Figure 4. The X-ZW10–X-Rod complex is essential for establishment and maintenance of the mitotic checkpoint. (A) Immunoblot of immunodepleted CSF extract. Extracts were depleted with anti–rabbit IgG (ΔIgG), anti–X-ZW10 (ΔX-Z), or anti–X-RodCOOH (ΔX-R). 1 μl of extract or the eluate of 1-μl beads from the immunodepletion were analyzed for X-ZW10–X-Rod levels. (B) Cdk1 kinase activity in Xenopus oocyte extracts. CSF extracts, mock depleted (ΔIgG) or depleted of the X-ZW10–X-Rod complex (ΔX-ZW10), were supplemented with nocodazole and the indicated amount of sperm nuclei and mitotic checkpoint activity was measured by the ability to maintain Cdk1 kinase activity toward histone H1 (H1) after inactivation of CSF by calcium for 0, 30, or 60 min. White lines indicate that intervening lanes have been spliced out. (C) CSF extracts were supplemented with sperm (15,000 per μl of extract) before (maintenance) or after (establishment) mock depletion (ΔIgG) or depletion of the X-ZW10–X-Rod complex (ΔX-ZW10 or ΔX-Rod). Mitotic checkpoint activity was measured as in B.
Figure 5. X-ZW10–X-Rod regulate kinetochore localization of X-BubR1, X-Mad1, and X-Mad2. (A–C) Immunolocalization of checkpoint proteins in depleted Xenopus extracts. Unreplicated sperm nuclei in mock (A, ΔIgG) or X-ZW10–X-Rod–depleted (B, ΔX-ZW10; or C, ΔX-Rod) extracts were immunostained with antibodies to the indicated proteins and X-BubR1. DNA (DAPI) is in blue. (D) Immunoblot of various checkpoint proteins in Xenopus extracts depleted of the X-ZW10–X-Rod complex. CSF extracts or checkpoint activated extracts were mock depleted (ΔIgG) or depleted of the X-ZW10–X-Rod complex (ΔX-Z or ΔX-R) and analyzed for presence of the indicated checkpoint proteins. (E) Immunolocalization of X-ZW10 and X-Rod in X-BubR1–depleted extracts. CSF extracts, mock depleted (ΔIgG) or depleted of X-BubR1 (ΔX-BubR1) were analyzed for kinetochore localization of X-ZW10 and X-Rod. DNA (DAPI) is in blue.
Figure 6. Human ZW10 is essential for mitotic checkpoint signaling. (A) Immunoblot analysis of ZW10 knockdown. HeLa cells were transfected with control or ZW10 siRNA duplexes. 5 d after transfection, total lysates were analyzed for ZW10 and tubulin protein. Percentage knockdown was determined by serial dilution immunoblotting. (B) Immunofluorescence analysis of ZW10 knockdown. Cells were transfected as in A, treated with nocodazole for 30 min before fixation and stained for ZW10 and DNA (DAPI). (C) Flow cytometric analysis of the fraction of phospho-histone H3-positive cells of mock siRNA, ZW10 siRNA and Zwint-1 siRNA cells 96 h after introduction of the siRNAs. Cells were transfected as in A, left untreated or treated with nocodazole for 16 h, and the entire population was analyzed for phospho-histone-H3 (y axis) and DNA (propidium iodide, x axis). Dot plots represent 4×104 cells for control siRNA and 104 cells for ZW10 or Zwint-1 siRNA. Percentages indicate fraction of cell population that is phospho-histone H3 positive. (D) Average fold increase of phospho-histone H3 staining after nocodazole treatment. Cells were transfected, treated, and analyzed as in C. Graph represents average of four independent experiments. (E) Graph of colony outgrowth assay. Cells were transfected as in A and retransfected for 7 d after which the colonies were stained and counted. Graph represents average of three experiments. (F and G) Aberrant mitosis in cells lacking ZW10. Cells were transfected as in A and stained with DAPI. Shown are typical interphase nuclei. (F) Cells transfected with ZW10 siRNA. (G) Cells transfected with control siRNA.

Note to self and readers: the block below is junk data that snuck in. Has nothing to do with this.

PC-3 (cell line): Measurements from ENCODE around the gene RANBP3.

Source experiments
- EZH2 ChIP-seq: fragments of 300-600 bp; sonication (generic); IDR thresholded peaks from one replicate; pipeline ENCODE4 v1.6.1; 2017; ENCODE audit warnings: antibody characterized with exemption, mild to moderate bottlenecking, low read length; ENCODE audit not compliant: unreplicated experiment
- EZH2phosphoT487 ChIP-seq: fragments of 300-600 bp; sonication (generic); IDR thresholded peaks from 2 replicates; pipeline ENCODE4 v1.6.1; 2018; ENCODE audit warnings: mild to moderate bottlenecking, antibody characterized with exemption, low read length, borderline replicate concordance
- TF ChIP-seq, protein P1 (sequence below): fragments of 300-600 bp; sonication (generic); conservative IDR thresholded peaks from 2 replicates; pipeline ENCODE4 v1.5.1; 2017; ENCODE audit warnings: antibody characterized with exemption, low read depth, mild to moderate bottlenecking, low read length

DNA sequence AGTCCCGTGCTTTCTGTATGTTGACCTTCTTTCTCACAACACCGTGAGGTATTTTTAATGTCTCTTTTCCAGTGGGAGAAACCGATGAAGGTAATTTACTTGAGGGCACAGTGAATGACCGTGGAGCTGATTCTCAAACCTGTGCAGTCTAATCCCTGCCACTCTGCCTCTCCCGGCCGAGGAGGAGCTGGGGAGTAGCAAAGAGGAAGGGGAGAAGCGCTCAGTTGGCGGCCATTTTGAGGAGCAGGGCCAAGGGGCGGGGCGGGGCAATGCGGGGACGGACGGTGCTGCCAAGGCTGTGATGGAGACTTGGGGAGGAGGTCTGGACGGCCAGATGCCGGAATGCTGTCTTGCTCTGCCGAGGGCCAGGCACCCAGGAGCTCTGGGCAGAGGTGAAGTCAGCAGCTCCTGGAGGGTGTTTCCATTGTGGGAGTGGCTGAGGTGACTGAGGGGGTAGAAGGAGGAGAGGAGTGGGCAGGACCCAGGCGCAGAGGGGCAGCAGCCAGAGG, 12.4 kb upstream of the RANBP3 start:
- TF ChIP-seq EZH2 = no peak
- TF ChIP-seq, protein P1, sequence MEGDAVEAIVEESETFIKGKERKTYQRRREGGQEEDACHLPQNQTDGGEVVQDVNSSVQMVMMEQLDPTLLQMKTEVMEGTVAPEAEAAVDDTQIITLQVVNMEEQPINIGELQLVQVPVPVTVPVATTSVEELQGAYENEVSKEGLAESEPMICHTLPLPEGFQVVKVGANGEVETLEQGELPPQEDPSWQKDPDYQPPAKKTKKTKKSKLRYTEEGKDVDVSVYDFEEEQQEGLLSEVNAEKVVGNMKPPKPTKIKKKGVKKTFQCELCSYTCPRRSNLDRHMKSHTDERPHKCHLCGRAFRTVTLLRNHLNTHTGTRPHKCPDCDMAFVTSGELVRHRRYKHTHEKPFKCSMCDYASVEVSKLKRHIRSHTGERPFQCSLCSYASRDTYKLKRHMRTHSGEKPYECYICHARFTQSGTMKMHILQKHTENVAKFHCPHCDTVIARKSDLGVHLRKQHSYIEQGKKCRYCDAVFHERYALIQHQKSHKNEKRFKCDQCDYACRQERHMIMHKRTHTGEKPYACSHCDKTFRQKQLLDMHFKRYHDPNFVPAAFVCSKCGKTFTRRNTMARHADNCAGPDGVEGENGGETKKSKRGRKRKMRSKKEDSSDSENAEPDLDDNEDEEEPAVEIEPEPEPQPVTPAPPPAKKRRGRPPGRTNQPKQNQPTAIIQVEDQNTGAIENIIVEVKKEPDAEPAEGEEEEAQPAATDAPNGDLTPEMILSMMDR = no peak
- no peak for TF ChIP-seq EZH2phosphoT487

Figure 7. Mad1 and Mad2 are unable to bind kinetochores in absence of ZW10. (A–F) Immunolocalization of various proteins in ZW10-depleted cells. HeLa cells were transfected as in Fig. 6 A and treated with nocodazole 30 min before fixation. Cells were stained with ACA (A, B, and C), ZW10 (A, B, D, and F), and dynein intermediate chain (IC) (A), Mad1 (B), Mad2 (C), Bub1 (D), or BubR1 (F). DNA (DAPI) is in blue. Enlarged boxes show a pair of kinetochores. (E) Quantification of kinetochore fluorescence. Normalized integrated intensity (see Materials and methods) of Mad1, Mad2, and Bub1 is shown in mock siRNA and ZW10 siRNA cells. Error bars indicate the SD from measurements of three cells. (G) Model for function of the ZW10–Rod complex in mitotic checkpoint signaling. The ZW10-interactor Zwint-1 is in a structural kinetochore complex with Ndc80–HEC1 and Mis12 that is linked to the inner kinetochore by KNL-1AF15q14. The ZW10–Rod–Zwilch complex associates dynamically with the unattached kinetochore through interaction with Zwint-1, where it regulates kinetochore binding of the Mad1–Mad2 heterodimer and thus activation of Mad2.
Mps1 is a kinetochore-associated kinase essential for the vertebrate mitotic checkpoint.